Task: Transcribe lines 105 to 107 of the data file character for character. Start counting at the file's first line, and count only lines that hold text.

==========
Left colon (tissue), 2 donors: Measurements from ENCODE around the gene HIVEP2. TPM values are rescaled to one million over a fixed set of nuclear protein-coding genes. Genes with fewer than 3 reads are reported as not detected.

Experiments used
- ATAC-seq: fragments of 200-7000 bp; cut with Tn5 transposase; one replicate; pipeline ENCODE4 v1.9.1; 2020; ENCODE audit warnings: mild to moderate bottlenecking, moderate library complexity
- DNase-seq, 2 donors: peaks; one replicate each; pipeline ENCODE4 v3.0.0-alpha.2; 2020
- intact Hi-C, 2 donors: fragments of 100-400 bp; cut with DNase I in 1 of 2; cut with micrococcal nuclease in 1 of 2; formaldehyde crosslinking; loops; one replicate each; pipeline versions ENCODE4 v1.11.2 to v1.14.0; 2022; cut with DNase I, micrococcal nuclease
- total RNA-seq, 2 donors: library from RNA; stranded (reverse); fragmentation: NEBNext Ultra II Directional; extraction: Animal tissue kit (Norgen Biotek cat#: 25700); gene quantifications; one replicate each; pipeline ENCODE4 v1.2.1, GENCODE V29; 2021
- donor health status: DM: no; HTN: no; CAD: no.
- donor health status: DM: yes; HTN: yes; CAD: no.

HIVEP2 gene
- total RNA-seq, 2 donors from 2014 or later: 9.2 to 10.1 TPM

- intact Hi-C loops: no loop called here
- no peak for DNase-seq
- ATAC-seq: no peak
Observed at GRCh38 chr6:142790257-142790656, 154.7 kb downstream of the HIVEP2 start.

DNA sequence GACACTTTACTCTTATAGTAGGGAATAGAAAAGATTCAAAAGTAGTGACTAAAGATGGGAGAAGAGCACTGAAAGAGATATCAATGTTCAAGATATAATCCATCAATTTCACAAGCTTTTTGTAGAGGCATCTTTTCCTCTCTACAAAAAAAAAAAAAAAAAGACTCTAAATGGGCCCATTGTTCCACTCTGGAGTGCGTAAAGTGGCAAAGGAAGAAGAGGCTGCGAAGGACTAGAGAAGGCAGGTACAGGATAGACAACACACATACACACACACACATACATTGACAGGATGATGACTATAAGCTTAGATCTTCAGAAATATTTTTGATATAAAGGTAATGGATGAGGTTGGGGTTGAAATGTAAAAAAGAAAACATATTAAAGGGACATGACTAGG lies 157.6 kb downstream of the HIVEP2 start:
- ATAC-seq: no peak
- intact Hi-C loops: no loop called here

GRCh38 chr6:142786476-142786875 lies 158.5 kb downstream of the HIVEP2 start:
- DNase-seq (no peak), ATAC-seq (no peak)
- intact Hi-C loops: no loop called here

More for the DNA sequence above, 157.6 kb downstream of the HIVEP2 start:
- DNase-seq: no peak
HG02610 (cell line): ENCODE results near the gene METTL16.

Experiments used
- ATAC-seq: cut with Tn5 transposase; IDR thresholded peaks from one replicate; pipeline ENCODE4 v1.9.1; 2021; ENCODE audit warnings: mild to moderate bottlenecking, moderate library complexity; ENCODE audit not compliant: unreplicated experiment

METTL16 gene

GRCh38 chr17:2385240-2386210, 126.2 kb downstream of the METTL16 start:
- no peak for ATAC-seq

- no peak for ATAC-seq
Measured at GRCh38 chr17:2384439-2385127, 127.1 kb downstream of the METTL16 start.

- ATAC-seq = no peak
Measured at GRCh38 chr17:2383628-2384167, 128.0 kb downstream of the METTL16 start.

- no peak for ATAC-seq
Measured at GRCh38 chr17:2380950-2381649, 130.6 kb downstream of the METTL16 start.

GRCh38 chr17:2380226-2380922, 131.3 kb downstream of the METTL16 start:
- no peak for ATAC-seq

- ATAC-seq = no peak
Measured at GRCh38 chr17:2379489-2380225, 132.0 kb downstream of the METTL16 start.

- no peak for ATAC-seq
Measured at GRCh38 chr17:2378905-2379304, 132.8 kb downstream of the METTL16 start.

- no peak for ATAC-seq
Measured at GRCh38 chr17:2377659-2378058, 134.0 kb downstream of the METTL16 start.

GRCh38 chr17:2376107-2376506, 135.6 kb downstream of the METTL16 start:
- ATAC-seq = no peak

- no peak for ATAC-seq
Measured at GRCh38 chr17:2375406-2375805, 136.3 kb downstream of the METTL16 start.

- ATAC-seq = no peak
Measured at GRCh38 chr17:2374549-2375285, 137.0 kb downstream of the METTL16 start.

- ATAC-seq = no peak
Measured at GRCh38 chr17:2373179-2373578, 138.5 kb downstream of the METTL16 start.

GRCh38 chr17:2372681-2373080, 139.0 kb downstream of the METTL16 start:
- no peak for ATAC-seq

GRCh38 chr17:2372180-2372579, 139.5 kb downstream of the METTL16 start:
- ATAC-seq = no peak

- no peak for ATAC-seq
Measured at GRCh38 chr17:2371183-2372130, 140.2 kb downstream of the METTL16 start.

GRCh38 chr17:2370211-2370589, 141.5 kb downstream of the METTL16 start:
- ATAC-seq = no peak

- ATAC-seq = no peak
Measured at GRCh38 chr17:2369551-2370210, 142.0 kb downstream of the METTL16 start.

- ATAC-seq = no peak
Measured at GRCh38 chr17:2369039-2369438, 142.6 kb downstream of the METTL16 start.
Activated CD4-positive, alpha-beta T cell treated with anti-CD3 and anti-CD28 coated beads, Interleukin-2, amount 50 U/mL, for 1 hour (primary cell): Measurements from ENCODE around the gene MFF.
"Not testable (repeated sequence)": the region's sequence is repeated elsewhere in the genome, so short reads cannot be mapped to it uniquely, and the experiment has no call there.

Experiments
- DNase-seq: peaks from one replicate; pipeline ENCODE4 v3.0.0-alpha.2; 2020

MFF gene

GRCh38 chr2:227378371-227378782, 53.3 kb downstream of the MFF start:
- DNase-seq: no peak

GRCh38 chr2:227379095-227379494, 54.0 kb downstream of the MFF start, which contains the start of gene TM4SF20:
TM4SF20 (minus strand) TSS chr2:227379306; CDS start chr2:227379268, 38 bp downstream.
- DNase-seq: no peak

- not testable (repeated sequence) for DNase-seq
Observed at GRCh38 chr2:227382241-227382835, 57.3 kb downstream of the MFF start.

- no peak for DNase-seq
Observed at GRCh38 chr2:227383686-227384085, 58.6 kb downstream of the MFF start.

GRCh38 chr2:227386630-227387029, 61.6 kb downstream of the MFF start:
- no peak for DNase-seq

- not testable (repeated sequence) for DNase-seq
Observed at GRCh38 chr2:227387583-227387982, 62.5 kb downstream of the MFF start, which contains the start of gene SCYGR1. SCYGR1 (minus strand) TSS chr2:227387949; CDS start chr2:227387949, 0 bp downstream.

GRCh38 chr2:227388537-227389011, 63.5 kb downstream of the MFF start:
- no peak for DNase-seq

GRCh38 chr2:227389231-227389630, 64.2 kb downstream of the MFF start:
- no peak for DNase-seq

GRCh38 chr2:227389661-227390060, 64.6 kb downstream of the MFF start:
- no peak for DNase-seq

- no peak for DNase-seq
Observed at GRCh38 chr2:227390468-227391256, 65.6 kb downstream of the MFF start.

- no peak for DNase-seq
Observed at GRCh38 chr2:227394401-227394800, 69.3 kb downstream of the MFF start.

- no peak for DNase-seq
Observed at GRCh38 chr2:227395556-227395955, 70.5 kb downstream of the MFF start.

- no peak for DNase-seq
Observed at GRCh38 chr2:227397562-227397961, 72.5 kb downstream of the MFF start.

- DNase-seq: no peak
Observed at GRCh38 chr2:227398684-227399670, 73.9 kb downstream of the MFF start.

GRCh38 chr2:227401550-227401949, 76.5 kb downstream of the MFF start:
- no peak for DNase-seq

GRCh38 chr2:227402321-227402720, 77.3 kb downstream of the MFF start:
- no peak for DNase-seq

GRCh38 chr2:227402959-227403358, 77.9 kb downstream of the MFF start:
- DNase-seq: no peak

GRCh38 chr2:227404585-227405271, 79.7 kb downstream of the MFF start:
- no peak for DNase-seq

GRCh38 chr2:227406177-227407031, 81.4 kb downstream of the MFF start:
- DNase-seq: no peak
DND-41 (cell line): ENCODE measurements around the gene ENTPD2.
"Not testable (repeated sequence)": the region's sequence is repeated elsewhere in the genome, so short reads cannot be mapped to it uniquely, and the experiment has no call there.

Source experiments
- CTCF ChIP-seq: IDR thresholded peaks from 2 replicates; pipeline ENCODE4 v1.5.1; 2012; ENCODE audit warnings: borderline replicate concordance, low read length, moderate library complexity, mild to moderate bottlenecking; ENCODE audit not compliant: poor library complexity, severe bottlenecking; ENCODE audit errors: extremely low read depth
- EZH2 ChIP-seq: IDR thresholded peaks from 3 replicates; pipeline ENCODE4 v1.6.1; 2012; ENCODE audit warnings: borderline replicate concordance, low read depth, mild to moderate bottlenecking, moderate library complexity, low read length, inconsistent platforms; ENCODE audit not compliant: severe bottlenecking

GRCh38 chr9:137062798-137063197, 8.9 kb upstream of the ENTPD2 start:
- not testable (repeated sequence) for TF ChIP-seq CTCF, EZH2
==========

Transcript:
GRCh38 chr2:227406177-227407031, 81.4 kb downstream of the MFF start:
- DNase-seq: no peak
DND-41 (cell line): ENCODE measurements around the gene ENTPD2.